There is something unique and heart-stirring when a powerful man stoops to help. I’m reminded of the stories being told by many of the friends of Anthony Bourdain. Memory after memory of his sensitivity to people and his gracious inclusion of all persons. In many ways, he was the model of the manliness of sensitivity.
He may not have claimed to be a Christian, I don’t know his religious affiliations, but his demeanor, his manliness, his love, his compassion all speak of someone not self-focused. He seems to have risen above self-protection in order to sacrifice for others. I, for one, enjoyed watching his barrier-free interactions with people of every possible social origin.
His is a beautiful picture of selfless, manly sensitivity. In this way, he looked like Jesus. And we are all called to be more like Jesus.
One of the tragedies of our disconnected society is the lack of awareness of the emotional needs of others. Many have shoved all their emotional capabilities into a tightly guarded cell to avoid feeling. They multiply distractions, substitute them for real connection, and miss opportunities to truly help and love the people around them.
Jesus wasn’t like that. He was quite sensitive to the needs of those around Him. One of the most striking occasions happened when a mother lost her son.
Soon afterward he went to a town called Nain, and his disciples and a great crowd went with him. As he drew near to the gate of the town, behold, a man who had died was being carried out, the only son of his mother, and she was a widow, and a considerable crowd from the town was with her. And when the Lord saw her, he had compassion on her and said to her, “Do not weep.” Then he came up and touched the bier, and the bearers stood still. And he said, “Young man, I say to you, arise.” And the dead man sat up and began to speak, and Jesus gave him to his mother. Luke 7:11-15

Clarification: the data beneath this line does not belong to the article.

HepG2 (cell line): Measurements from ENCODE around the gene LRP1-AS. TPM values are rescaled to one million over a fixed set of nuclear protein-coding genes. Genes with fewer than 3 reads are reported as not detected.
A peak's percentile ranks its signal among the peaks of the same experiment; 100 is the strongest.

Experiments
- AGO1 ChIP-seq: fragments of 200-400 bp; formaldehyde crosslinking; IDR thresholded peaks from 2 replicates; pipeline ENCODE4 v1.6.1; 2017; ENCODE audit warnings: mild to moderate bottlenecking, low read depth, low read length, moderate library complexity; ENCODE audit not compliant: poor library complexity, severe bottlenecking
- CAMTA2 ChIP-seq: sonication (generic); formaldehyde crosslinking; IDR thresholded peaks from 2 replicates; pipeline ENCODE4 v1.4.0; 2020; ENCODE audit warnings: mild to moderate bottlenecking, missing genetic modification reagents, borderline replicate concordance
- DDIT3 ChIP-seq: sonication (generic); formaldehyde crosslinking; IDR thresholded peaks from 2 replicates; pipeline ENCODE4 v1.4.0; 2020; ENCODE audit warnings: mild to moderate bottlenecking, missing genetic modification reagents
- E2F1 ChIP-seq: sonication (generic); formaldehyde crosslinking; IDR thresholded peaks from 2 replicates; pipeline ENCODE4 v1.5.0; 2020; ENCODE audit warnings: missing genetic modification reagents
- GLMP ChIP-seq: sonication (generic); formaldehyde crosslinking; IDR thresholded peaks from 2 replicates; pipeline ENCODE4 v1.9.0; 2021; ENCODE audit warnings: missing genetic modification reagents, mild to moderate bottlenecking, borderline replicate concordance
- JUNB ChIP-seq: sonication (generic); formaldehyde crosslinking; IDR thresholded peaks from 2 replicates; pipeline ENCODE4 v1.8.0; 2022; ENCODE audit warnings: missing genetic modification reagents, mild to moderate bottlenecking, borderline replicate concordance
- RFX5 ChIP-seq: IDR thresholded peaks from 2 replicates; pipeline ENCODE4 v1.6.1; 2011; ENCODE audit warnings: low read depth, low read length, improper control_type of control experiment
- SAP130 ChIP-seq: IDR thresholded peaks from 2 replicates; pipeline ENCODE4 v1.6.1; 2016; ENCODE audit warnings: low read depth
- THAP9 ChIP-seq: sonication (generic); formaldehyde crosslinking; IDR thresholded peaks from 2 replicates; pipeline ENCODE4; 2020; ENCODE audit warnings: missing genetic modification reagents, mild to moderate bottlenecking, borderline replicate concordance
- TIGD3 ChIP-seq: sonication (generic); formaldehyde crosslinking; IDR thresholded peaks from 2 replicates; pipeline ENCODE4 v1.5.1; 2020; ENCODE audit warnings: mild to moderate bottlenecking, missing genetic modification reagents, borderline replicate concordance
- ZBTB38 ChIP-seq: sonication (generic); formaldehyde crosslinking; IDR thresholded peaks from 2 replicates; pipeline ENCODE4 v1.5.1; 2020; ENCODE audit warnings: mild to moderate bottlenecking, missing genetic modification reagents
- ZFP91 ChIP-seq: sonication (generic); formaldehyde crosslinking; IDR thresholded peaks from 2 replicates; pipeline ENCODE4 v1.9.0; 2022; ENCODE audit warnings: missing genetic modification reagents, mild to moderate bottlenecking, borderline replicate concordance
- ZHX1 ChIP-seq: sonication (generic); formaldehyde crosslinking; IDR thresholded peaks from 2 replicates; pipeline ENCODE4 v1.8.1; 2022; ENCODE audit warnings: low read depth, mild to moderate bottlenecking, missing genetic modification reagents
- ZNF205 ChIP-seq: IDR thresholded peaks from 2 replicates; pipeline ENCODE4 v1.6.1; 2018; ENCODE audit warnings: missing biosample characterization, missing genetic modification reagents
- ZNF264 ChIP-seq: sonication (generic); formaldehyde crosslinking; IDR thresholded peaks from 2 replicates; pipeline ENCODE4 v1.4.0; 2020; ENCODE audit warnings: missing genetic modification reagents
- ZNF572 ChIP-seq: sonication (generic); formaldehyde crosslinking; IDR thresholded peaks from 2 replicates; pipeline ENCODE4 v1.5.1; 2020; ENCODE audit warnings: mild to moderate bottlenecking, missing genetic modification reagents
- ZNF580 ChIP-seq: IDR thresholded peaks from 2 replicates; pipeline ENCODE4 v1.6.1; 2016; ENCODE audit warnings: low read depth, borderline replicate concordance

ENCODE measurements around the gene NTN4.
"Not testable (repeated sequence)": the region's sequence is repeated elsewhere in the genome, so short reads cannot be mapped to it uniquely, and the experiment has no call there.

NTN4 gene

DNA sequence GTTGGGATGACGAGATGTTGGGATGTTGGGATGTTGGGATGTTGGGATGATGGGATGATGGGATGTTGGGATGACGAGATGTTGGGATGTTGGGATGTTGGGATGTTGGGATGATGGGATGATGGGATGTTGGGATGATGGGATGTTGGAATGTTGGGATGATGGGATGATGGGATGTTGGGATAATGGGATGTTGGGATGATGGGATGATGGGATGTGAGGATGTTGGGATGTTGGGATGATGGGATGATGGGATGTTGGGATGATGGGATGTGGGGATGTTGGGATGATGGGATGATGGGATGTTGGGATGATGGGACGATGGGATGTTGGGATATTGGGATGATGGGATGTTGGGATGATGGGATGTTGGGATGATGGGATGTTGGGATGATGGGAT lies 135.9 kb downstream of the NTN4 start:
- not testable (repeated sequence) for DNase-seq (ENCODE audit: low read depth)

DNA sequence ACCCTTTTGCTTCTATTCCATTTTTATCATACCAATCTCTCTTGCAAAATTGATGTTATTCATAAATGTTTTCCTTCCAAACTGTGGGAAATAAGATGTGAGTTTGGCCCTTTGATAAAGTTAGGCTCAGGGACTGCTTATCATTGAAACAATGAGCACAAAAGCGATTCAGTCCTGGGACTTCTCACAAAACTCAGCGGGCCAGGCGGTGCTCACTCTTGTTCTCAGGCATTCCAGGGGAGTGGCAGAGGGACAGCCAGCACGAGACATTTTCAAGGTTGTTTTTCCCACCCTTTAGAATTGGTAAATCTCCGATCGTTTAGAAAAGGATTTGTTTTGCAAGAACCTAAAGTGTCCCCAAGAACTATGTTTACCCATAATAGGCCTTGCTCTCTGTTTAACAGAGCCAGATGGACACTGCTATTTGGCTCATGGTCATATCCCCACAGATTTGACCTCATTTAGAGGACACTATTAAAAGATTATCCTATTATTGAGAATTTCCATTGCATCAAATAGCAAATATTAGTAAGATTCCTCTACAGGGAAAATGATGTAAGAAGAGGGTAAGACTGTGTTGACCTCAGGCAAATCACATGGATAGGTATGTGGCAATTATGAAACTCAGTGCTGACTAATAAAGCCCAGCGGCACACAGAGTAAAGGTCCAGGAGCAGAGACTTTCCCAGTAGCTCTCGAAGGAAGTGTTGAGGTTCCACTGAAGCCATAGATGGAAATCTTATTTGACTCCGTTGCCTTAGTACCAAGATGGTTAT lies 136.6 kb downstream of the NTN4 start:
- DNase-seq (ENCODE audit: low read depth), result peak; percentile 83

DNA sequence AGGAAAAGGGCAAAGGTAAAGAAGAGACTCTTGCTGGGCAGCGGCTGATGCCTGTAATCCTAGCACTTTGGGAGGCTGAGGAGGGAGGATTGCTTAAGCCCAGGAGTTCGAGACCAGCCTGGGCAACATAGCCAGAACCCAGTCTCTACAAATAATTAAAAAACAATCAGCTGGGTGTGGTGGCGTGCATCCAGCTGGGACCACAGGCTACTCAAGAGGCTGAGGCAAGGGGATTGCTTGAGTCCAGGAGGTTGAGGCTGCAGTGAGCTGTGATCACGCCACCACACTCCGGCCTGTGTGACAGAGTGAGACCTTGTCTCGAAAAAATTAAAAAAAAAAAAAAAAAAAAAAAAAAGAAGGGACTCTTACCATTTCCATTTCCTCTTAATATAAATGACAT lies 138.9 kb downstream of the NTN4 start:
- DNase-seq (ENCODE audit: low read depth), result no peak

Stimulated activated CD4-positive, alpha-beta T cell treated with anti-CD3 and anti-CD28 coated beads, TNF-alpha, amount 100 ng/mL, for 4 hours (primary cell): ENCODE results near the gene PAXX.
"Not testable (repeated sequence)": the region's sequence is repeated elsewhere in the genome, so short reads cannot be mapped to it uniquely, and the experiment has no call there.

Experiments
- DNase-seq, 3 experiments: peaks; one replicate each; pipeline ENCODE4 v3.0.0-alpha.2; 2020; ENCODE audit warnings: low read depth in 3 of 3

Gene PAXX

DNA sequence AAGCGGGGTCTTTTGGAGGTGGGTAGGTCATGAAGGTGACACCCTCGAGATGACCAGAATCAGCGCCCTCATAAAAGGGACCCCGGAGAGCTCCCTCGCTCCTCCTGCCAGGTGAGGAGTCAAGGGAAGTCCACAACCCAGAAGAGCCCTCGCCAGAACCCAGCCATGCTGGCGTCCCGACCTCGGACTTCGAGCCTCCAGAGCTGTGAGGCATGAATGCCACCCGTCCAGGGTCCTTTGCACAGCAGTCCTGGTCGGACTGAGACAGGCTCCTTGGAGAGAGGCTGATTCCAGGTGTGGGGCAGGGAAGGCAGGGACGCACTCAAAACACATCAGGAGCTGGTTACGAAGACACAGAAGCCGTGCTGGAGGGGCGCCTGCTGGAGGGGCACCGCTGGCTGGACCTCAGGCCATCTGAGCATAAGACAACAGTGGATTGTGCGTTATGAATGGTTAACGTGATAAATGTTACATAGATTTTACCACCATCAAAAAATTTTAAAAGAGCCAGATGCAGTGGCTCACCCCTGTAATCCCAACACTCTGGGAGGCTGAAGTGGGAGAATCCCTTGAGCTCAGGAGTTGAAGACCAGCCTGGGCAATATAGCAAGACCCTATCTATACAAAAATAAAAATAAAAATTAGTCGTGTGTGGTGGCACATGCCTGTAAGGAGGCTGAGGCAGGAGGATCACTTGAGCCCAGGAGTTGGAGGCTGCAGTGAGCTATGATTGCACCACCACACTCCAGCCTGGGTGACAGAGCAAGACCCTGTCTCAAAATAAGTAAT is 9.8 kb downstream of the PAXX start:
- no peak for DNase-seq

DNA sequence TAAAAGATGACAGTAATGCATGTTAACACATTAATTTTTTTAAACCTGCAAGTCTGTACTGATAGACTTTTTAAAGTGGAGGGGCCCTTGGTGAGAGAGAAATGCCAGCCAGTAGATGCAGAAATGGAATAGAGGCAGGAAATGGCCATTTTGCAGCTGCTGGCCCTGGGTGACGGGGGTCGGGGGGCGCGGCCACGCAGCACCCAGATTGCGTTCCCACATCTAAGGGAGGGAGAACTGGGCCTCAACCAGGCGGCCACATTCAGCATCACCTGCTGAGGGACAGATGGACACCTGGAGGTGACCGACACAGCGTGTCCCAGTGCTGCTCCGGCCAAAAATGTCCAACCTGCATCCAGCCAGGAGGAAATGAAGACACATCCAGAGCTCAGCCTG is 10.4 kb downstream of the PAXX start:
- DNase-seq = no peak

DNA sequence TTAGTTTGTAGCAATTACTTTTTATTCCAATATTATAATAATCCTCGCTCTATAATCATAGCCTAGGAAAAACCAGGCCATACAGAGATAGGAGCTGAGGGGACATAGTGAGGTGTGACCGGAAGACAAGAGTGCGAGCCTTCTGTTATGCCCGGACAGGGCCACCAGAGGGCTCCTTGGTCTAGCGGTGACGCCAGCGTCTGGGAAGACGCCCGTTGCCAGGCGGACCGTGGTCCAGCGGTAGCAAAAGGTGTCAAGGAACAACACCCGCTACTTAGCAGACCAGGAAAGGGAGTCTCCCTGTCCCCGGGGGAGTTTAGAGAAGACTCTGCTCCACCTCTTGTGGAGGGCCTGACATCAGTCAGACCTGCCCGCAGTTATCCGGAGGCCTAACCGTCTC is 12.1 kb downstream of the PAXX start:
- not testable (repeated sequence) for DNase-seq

This was a miraculous act of compassion that happened at the center of the town. The gate in any town in the first century was where the leaders met, commerce happened, and all manner of people went back and forth – like the town square in a small town. There was probably a hustle and bustle of many things going on – but Jesus notices a grieving woman out of all the commotion.
To be able to look past all the ‘business’, the important people, the meetings, the projects, and the distractions to see grief and suffering and lend aid is beautiful. And it’s what men should be doing.
It’s what I imagine Anthony Bourdain doing in the crush of a busy Hong Kong street or the rush of a middle-eastern marketplace – seeking out good food and joie de vivre without overlooking the needs of those all around him. Perhaps those needs became burdens he couldn’t bear, I don’t know. But when I watch him I’d like to think that more of us could be like I imagine him to be.
I’m taking Anthony’s untimely parting as a call to manly sensitivity. I’d like to see his legacy of compassion and care for all people become the norm. It’s a divine calling we have wandered from.